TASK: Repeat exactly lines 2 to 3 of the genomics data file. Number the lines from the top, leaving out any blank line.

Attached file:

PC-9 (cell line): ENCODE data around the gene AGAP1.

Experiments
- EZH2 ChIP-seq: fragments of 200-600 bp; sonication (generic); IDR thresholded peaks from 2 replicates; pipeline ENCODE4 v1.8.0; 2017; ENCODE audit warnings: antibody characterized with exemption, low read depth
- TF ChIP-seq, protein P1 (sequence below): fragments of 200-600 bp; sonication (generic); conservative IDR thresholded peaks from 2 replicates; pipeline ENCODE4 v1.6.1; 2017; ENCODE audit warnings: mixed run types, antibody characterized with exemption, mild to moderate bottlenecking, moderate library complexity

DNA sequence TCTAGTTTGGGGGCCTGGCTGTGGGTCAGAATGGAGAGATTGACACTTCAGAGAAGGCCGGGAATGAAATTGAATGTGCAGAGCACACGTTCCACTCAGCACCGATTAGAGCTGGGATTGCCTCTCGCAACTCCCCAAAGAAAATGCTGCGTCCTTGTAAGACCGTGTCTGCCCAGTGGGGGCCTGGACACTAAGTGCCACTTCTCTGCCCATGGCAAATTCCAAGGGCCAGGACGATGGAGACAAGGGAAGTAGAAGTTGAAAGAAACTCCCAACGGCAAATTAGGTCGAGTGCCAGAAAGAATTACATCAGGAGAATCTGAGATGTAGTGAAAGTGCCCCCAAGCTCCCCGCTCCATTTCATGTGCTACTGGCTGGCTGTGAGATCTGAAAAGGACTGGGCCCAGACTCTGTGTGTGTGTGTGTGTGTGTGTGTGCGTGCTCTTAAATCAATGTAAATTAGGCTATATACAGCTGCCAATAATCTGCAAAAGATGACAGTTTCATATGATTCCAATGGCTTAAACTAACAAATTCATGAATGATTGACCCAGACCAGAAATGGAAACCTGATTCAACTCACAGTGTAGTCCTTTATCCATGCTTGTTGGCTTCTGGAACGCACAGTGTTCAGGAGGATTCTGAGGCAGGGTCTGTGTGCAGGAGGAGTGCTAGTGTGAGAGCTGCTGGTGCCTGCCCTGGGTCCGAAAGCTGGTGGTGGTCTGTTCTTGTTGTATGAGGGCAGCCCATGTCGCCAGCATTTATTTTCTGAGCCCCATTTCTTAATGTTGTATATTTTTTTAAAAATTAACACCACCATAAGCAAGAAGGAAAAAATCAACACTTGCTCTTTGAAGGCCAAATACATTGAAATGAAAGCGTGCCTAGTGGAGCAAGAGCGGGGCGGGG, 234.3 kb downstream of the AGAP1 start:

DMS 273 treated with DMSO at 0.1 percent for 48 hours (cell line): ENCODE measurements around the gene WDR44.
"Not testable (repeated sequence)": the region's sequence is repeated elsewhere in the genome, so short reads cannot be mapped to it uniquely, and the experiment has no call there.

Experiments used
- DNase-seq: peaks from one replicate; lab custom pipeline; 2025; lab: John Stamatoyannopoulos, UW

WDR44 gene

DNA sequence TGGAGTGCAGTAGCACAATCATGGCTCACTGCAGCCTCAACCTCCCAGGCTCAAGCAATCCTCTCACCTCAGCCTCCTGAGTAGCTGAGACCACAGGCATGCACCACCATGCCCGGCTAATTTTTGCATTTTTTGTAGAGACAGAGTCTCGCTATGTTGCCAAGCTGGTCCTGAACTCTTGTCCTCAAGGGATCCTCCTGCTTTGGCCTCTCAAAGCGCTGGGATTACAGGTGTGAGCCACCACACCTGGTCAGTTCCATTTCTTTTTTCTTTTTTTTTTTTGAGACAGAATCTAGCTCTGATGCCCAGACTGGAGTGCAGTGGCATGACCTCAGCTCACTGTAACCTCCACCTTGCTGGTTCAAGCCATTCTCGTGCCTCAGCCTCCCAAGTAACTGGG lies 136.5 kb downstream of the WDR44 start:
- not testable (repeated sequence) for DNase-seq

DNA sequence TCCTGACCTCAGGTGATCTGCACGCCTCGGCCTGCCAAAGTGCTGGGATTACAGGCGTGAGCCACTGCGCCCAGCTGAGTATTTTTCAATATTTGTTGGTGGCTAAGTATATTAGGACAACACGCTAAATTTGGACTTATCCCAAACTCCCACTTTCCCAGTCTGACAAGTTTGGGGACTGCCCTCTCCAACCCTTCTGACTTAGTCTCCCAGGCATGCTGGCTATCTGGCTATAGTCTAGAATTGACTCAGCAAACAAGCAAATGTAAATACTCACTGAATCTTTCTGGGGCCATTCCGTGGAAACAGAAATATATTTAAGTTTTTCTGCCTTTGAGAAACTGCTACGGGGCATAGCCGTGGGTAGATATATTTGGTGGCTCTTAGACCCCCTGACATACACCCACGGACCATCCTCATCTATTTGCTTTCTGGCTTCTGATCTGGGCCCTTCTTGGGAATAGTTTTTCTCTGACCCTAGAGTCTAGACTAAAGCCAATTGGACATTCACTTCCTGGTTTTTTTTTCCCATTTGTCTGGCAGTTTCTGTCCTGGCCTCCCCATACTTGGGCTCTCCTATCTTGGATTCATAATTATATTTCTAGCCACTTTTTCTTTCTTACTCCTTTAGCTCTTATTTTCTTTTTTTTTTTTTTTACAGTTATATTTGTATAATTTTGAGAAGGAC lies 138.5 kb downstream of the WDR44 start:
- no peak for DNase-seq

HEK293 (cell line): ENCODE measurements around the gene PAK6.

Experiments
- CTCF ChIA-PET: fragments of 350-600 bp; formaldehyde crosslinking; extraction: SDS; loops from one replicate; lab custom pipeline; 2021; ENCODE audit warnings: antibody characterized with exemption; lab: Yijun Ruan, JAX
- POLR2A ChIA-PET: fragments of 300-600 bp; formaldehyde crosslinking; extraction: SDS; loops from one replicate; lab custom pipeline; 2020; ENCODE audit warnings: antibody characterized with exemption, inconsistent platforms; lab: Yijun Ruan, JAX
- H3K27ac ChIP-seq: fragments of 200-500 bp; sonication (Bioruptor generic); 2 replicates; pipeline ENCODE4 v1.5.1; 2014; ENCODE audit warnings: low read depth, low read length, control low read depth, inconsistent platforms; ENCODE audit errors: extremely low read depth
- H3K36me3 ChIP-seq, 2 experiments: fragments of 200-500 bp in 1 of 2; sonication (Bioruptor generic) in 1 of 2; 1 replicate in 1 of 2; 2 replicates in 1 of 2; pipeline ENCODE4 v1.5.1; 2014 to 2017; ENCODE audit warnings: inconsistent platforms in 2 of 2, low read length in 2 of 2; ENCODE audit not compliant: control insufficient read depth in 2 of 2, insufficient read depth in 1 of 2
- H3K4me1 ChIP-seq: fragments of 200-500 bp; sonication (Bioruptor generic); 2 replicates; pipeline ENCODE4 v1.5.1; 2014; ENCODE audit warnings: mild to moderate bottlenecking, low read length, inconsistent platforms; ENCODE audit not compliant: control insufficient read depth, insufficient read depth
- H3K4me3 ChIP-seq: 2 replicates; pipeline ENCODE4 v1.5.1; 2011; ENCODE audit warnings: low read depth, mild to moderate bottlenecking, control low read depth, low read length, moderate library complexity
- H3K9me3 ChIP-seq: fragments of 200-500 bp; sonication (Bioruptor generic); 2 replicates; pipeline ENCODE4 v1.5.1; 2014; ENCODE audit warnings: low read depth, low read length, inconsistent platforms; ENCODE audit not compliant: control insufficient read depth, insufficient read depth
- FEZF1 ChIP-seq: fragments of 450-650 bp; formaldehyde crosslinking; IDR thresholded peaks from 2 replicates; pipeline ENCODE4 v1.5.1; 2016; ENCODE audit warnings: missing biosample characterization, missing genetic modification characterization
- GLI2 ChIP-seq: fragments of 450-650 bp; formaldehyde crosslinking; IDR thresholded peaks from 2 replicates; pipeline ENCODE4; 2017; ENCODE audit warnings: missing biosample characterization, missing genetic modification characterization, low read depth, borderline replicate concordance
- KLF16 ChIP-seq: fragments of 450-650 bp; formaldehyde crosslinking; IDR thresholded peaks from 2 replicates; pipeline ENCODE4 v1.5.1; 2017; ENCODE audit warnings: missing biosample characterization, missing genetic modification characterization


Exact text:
Experiments
- EZH2 ChIP-seq: fragments of 200-600 bp; sonication (generic); IDR thresholded peaks from 2 replicates; pipeline ENCODE4 v1.8.0; 2017; ENCODE audit warnings: antibody characterized with exemption, low read depth